California Blockchain Working Group Commences Operations
California Government Operations Agency (CalGovOps) Secretary, Marybel Batjer has selected Camille Crittenden to Chair the state’s 20-man blockchain working group which has been mandated to explore the possible use cases of distributed ledger technology (DLT) in the state and present a report of their findings to the Legislature by July 1, 2020, reports Enterprise Times on August 16, 2019.
California Gets Serious with DLT
Per sources close to the matter, the Marybel Batjer, Secretary of California Government Operations Agency, has selected Camille Crittenden to function as the Chairperson of the state’s blockchain working group which comprises of 20 members handpicked from various sectors of the economy,
Crittenden is the Executive Director of the Center for Information Technology Research in the Interest of Society (CITRIS) and Banatao Institute. Secretary Batjer said:
“Camille Crittenden possesses a wealth of experience and knowledge on this topic, and I am excited to have her lead this important effort. Blockchain is a unique, new technology and I look forward to this group exploring its potential for California.“
As reported by BTCManager earlier in October 2018, the state of California passed bill SB 838 and Assembly Bill 2658, two pro-blockchain bills into law, resulting in the creation of the blockchain working group.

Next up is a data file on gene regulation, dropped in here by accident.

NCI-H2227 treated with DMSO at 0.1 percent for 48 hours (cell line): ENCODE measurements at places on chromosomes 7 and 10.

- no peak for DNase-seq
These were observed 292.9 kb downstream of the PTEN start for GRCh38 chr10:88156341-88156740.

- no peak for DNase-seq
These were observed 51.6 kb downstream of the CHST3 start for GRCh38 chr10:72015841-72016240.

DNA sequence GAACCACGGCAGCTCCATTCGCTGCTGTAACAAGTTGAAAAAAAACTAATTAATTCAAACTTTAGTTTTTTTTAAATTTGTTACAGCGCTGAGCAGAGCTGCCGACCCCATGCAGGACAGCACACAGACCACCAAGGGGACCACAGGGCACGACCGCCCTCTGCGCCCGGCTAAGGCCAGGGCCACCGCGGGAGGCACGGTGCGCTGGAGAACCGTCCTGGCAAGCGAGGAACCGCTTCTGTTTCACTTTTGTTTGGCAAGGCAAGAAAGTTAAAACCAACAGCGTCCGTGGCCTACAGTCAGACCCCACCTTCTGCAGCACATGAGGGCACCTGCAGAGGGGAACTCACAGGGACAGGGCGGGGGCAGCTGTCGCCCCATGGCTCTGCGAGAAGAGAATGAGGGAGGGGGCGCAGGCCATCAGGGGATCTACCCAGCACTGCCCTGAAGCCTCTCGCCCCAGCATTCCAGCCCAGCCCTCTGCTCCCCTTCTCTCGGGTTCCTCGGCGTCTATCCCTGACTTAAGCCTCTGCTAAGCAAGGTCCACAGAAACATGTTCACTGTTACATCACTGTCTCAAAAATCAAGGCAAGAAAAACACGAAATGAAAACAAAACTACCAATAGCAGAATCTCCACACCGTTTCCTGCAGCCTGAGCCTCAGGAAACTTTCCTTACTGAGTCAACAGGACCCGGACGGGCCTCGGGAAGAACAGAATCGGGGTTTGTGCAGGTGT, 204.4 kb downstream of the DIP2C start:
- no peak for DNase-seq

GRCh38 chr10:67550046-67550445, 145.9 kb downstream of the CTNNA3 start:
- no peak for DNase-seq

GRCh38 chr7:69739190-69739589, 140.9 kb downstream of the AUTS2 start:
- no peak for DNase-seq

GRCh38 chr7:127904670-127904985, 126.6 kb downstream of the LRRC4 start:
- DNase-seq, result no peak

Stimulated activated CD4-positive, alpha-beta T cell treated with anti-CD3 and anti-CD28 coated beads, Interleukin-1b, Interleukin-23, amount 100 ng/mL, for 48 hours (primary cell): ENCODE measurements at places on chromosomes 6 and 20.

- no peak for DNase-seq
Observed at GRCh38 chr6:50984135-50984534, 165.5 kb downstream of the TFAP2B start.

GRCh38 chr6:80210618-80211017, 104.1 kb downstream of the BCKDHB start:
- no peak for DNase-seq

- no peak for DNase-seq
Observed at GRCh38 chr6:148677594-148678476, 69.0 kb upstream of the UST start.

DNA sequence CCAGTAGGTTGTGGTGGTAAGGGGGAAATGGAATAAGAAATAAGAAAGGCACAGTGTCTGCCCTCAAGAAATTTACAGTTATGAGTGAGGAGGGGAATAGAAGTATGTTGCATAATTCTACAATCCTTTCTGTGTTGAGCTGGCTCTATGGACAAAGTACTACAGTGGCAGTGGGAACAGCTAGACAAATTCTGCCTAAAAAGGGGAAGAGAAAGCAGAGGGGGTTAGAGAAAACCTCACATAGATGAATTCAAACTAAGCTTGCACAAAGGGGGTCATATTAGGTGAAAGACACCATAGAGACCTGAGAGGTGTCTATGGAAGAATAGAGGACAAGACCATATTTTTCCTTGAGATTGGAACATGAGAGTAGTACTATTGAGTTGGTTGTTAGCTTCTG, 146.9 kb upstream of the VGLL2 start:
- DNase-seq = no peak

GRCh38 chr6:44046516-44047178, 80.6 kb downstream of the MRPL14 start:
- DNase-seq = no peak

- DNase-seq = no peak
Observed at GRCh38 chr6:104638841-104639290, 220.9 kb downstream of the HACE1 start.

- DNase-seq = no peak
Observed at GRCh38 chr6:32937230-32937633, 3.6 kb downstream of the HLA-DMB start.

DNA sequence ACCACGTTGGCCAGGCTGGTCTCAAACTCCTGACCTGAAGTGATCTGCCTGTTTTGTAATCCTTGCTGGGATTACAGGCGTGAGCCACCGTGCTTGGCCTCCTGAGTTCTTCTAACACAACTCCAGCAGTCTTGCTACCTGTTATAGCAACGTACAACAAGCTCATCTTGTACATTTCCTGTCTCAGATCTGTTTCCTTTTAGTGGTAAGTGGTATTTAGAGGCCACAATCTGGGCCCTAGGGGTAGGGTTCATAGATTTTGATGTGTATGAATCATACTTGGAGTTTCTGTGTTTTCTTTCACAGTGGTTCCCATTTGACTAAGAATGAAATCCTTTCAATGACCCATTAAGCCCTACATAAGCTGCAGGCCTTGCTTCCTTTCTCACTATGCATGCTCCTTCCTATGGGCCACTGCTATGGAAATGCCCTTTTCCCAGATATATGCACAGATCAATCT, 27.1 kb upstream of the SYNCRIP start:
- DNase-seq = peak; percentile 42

The primary objective of the blockchain working group is to conduct extensive research on blockchain technology and find its potential uses, risks, and benefits to the state as well as businesses in California, and submit a comprehensive report to the Legislature by July 1, 2020.
With 2020 fast approaching, the agency has decided to select 20 professionals from various fields and sectors of the economy, including technology, business, law, privacy, consumer organizations, and state government, to run the blockchain working group.
Commenting on her new position as Chair of California blockchain working group, Crittenden expressed her excitement over her selection, adding that DLT has numerous potential that could strengthen certain areas of the state’s operations. Crittenden said:
“DLT holds promising opportunities not only for cryptos but for areas of social impact such as documenting land and property rights, ensuring a chain of custody for legal evidence and supply chains, and offering consumers greater control over their financial and health data.”
She also noted that the revolutionary technology could play a role in state utilities such as water, energy and more.
Some of the members of the blockchain working group include Assembly Member, Ian Calderon, Senator Robert M. Hertzberg, Ted Ryan (Department of Finance Designee), Jason Albert (Legal Representative) amongst others.